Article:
For example, a public health psychologist may develop a program or intervention that will focus on pregnant single women who have dropped out of school. The focus of the program may be on prenatal care or developing ways to help the target group raise a healthy child.
Other issues that a public health psychologist might address include looking at diseases such as cardiovascular disease, diabetes, cancer or strokes. The public health psychologist will look at how a person's behavior and emotions can affect these diseases and attempt to develop public programs which will educate the public about these connections as well as developing strategies to change the problem behaviors.
A public health psychologist will also conduct research into the efficacy of a number of health initiatives as well as ways in which existing initiatives can be improved.
Community Health Psychologist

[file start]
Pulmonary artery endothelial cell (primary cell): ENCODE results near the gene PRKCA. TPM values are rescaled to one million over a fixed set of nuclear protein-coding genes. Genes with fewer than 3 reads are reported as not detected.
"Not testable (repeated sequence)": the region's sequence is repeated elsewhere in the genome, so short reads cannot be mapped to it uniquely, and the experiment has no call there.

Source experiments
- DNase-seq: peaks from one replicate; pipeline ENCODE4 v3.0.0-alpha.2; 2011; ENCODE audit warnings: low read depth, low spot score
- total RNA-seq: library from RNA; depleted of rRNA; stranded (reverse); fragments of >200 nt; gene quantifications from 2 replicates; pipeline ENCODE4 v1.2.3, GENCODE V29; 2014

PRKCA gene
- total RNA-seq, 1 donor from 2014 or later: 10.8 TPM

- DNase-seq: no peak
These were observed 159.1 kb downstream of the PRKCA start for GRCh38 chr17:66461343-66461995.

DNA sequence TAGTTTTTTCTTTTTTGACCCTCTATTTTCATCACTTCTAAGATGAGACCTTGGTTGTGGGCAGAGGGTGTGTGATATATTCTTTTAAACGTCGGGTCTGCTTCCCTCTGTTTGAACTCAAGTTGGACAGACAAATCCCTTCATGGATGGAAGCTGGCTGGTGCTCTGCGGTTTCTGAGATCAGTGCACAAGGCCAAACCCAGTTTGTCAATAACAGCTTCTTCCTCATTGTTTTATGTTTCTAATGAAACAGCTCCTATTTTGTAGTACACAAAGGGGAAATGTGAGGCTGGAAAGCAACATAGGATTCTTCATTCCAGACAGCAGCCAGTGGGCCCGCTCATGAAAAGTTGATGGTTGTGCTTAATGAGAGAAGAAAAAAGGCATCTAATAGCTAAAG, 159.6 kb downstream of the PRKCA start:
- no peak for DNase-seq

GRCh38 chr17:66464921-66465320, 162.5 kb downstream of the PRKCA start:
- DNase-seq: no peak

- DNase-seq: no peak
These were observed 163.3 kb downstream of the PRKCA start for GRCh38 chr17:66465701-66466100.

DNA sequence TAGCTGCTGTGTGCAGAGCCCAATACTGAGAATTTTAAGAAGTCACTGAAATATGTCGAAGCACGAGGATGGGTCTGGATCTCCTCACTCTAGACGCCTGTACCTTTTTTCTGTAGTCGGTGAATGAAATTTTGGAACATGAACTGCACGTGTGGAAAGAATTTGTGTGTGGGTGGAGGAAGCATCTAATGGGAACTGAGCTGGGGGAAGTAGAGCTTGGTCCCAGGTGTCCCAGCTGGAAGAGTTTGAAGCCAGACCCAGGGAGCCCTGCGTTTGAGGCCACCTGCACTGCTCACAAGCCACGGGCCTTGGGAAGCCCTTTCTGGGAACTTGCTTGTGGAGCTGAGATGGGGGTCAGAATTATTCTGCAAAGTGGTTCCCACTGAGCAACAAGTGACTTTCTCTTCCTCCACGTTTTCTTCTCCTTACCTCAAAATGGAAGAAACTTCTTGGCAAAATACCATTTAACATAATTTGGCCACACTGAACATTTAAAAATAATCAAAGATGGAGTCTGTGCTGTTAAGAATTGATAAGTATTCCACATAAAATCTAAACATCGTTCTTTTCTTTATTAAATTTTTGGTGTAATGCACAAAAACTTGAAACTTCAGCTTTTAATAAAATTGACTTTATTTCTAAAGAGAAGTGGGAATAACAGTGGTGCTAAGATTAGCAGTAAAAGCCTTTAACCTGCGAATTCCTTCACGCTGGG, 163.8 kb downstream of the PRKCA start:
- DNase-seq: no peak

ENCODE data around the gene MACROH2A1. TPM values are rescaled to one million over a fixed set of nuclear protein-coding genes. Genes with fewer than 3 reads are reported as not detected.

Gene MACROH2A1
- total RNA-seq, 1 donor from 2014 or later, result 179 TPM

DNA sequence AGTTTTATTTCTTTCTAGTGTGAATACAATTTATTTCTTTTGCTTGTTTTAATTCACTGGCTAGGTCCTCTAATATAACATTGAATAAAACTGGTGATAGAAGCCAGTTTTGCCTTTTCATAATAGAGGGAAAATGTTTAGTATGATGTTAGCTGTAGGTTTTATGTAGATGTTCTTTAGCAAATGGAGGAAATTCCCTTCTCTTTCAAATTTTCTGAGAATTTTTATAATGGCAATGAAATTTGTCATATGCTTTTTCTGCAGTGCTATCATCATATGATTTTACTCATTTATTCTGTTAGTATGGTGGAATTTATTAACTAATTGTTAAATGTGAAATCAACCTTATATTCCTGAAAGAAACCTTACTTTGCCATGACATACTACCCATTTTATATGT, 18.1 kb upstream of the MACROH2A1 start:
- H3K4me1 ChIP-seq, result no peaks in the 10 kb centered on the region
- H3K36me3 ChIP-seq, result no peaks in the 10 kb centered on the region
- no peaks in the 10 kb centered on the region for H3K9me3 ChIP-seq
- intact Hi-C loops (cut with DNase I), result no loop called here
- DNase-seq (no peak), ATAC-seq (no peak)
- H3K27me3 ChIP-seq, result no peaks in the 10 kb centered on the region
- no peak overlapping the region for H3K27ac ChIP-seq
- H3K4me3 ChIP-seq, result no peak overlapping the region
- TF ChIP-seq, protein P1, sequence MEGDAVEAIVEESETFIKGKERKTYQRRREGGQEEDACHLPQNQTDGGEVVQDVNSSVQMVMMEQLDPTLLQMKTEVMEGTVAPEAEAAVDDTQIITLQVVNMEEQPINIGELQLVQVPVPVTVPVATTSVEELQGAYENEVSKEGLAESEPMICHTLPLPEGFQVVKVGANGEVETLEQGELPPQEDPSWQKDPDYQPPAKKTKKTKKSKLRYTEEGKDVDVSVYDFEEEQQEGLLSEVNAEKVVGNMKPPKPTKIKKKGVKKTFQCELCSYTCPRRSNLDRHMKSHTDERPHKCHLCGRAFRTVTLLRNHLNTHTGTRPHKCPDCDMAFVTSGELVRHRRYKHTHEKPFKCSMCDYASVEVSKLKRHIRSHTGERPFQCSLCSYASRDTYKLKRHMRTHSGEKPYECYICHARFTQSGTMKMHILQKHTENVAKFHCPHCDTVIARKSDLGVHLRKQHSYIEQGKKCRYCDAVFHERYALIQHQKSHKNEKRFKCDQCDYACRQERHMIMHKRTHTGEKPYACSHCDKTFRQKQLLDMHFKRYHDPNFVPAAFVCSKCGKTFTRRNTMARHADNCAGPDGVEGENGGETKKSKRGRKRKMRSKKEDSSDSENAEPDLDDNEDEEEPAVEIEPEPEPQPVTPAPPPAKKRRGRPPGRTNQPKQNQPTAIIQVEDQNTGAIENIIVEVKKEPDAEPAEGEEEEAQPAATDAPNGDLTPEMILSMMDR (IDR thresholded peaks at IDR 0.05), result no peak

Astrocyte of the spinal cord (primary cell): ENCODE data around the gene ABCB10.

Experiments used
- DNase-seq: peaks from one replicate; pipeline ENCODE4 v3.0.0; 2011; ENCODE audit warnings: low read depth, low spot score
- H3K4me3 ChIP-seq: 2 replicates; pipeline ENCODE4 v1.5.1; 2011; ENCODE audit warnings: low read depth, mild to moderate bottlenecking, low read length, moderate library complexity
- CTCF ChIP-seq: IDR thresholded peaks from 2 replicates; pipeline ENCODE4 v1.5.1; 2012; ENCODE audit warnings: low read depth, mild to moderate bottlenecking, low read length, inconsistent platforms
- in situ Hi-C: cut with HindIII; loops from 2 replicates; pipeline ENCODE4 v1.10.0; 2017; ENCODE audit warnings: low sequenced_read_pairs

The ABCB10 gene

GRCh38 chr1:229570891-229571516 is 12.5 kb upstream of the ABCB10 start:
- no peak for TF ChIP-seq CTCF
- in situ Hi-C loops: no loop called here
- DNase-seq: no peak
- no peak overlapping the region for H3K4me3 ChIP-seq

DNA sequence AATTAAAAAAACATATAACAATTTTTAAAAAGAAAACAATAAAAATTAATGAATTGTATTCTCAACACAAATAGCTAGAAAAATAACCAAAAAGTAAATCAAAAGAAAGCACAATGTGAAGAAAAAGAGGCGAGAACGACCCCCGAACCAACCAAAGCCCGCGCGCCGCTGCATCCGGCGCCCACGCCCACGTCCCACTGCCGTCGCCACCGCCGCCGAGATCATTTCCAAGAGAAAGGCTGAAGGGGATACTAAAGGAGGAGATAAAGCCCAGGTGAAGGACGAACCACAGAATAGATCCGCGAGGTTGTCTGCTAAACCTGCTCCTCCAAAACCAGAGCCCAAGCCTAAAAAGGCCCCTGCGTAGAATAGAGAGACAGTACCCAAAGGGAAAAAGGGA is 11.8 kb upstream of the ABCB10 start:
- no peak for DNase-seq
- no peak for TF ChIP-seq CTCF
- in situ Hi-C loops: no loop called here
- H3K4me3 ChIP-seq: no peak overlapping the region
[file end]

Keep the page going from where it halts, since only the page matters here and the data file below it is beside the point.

A community health psychologist can be viewed as a more narrowly focused public health psychologist. A community health psychologist will look at things within a community which may have an affect on the health of a person living in that community.
A community health psychologist will look at the characteristics that are unique to a specific community and how this is impacting the health of the community's residents. To do this, the community health psychologist will look at what illnesses or diseases are prevalent in the community and look for reasons why this is happening. Then ways to help decrease the incidence of this disease through a variety of initiatives and education will be developed.
The community health psychologist will often attempt to get the community involved in health initiatives and promote healthy behaviours within the community or specific groups within the community.
Occupational Health Psychologist
An occupational health psychologist is mainly concerned with the workplace and how the workplace itself and things that happen there can affect a person's health.
Some of the things within a workplace environment that could affect a person's physical and mental health include noise levels, temperature, job insecurity, interpersonal relations between co-workers, and high physical demands. An occupational health psychologist will look at ways to minimize the impact of these factors on worker' physical and psychological health.